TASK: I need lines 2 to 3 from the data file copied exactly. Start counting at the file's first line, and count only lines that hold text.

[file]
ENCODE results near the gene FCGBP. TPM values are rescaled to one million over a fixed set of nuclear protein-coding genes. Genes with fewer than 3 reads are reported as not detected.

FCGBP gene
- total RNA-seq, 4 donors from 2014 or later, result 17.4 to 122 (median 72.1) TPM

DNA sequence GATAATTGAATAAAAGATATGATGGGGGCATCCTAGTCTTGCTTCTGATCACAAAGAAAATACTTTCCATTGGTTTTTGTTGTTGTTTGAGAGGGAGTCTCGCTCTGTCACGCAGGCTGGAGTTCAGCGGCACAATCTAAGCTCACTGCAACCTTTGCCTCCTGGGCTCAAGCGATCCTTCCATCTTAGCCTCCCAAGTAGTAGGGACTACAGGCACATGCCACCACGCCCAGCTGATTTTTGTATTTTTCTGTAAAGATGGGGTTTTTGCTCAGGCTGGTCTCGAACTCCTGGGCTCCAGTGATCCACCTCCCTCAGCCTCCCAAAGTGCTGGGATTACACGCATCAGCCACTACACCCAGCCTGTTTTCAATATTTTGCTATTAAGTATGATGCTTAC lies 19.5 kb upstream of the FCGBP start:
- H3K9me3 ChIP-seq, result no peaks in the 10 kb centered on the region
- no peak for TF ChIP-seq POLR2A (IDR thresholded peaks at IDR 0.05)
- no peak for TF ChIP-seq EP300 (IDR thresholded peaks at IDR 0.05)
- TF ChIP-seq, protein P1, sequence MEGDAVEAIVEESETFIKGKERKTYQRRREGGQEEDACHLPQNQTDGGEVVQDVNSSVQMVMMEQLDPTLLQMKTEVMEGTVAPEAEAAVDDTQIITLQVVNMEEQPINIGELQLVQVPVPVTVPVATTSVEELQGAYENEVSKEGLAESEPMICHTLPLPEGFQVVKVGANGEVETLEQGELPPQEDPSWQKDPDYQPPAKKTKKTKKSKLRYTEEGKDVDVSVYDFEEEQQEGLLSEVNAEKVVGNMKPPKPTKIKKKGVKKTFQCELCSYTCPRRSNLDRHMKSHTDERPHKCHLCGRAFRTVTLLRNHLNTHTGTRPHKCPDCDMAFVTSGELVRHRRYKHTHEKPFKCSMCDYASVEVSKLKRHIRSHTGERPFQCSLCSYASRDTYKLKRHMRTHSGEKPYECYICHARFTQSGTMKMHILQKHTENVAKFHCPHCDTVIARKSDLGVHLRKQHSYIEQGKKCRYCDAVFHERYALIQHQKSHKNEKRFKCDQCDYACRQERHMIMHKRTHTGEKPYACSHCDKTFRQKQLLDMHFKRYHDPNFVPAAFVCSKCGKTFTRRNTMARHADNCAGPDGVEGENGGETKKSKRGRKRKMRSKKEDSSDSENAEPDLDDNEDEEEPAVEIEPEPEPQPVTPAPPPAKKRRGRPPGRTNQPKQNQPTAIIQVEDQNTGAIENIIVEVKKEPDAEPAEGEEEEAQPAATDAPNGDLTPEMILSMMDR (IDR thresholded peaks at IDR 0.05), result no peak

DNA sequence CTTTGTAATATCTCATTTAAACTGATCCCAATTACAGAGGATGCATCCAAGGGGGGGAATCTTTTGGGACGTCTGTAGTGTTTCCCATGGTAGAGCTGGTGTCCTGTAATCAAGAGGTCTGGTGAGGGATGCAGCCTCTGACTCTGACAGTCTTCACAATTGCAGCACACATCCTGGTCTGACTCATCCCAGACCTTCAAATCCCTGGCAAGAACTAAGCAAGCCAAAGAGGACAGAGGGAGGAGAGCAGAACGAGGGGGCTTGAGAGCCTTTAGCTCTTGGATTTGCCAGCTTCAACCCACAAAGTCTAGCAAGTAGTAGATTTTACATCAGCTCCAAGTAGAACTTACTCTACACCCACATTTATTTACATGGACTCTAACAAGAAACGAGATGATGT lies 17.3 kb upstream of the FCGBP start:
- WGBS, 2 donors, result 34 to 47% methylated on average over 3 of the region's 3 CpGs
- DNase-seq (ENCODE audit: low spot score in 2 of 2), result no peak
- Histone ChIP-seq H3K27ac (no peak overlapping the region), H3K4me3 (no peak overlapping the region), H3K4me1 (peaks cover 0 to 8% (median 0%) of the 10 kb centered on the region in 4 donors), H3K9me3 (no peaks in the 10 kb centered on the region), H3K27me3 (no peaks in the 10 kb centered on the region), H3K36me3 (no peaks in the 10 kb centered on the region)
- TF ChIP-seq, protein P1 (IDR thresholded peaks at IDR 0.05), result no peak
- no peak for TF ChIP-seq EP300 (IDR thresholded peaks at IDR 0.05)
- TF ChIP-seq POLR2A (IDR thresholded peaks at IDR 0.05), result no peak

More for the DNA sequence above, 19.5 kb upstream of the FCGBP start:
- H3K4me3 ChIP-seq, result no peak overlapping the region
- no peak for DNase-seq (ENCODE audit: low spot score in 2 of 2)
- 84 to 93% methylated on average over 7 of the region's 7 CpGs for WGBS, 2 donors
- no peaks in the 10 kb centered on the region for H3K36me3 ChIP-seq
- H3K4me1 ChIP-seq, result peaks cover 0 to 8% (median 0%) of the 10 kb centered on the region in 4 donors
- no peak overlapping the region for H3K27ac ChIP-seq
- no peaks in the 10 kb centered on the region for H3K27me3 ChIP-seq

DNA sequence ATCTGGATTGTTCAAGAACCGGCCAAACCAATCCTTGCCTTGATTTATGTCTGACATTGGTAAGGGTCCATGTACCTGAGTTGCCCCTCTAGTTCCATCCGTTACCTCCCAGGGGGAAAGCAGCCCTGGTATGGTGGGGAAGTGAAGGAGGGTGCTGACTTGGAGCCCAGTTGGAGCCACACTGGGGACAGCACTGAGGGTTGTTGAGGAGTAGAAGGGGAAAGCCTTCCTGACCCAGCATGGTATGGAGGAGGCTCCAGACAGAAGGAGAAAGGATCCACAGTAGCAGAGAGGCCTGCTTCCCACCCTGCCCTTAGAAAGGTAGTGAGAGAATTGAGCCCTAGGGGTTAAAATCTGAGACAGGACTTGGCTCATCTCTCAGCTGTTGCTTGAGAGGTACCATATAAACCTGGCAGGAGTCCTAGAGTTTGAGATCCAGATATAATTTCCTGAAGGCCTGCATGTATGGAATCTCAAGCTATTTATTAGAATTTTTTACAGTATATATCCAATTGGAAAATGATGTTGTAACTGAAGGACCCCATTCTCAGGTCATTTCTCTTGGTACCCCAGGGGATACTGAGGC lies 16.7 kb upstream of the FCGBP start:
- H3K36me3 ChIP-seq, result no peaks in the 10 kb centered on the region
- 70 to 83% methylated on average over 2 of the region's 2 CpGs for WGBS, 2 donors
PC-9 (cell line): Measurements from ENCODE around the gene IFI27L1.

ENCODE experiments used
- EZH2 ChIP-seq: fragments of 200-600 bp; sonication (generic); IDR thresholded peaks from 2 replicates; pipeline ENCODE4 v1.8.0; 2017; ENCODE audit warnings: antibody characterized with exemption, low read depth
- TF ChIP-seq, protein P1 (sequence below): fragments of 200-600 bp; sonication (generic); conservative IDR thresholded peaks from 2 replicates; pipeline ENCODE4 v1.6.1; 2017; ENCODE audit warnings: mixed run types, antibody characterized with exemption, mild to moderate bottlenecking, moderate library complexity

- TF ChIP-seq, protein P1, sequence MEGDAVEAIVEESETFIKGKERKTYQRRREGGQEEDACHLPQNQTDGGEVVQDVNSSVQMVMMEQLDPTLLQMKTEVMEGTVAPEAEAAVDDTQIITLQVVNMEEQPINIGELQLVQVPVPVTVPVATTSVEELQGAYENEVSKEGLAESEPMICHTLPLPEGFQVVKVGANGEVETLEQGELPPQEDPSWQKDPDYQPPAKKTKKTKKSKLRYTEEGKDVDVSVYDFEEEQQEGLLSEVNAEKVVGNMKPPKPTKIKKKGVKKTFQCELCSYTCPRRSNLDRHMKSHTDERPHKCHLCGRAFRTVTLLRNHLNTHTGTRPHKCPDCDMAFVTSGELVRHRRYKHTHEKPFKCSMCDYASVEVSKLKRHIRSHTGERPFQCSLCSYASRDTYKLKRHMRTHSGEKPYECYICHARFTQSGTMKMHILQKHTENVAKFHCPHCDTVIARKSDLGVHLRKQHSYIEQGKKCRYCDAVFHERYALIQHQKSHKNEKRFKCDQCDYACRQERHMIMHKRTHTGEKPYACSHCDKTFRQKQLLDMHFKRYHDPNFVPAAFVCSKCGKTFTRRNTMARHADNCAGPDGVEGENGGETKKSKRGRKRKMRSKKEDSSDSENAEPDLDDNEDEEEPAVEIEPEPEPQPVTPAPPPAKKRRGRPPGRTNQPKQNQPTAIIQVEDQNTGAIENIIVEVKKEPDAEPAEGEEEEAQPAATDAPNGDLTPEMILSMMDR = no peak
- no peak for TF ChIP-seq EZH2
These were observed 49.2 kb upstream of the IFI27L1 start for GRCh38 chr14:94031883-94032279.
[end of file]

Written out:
FCGBP gene
- total RNA-seq, 4 donors from 2014 or later, result 17.4 to 122 (median 72.1) TPM